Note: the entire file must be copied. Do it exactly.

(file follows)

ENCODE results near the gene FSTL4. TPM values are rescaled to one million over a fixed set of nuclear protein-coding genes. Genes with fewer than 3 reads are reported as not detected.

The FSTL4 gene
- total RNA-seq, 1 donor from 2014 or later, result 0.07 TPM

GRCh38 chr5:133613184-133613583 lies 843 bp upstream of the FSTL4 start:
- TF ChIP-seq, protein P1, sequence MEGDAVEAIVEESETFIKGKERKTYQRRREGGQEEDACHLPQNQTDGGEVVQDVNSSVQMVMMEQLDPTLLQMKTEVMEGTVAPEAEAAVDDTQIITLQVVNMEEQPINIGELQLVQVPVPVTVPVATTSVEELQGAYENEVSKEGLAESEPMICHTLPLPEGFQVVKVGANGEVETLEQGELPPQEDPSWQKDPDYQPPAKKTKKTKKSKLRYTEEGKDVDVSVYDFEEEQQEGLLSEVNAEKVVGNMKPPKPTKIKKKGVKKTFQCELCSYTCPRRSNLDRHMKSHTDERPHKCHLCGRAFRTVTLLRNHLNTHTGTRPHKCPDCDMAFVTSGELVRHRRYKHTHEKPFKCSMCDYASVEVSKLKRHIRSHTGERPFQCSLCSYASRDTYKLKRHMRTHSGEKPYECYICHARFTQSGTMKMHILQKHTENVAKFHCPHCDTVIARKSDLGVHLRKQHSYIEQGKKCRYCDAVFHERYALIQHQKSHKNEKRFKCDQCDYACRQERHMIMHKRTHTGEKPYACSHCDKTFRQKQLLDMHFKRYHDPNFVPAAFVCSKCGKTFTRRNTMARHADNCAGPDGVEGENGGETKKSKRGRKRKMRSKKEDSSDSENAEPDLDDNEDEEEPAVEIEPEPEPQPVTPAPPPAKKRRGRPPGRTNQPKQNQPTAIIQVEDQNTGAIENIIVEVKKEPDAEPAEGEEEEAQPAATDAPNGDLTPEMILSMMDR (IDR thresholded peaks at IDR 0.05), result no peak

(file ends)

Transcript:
ENCODE results near the gene FSTL4. TPM values are rescaled to one million over a fixed set of nuclear protein-coding genes. Genes with fewer than 3 reads are reported as not detected.

The FSTL4 gene
- total RNA-seq, 1 donor from 2014 or later, result 0.07 TPM

GRCh38 chr5:133613184-133613583 lies 843 bp upstream of the FSTL4 start:
- TF ChIP-seq, protein P1, sequence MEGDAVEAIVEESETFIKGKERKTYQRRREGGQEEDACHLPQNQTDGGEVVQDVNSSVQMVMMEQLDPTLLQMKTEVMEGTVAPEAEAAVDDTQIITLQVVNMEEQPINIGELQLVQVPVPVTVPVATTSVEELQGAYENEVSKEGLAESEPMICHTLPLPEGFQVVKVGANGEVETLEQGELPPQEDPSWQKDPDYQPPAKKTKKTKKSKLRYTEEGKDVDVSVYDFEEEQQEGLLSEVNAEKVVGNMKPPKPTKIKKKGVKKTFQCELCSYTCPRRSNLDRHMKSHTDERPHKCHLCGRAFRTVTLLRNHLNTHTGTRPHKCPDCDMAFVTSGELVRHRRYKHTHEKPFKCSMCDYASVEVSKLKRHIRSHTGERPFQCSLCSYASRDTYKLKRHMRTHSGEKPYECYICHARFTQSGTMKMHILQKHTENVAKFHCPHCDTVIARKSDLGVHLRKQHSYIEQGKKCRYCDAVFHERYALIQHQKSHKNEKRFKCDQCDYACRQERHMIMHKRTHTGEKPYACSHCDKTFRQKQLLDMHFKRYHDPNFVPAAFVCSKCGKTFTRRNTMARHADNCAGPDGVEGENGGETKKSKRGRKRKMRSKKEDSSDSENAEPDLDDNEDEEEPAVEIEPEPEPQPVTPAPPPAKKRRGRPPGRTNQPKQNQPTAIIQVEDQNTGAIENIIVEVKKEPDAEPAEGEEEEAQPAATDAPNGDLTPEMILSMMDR (IDR thresholded peaks at IDR 0.05), result no peak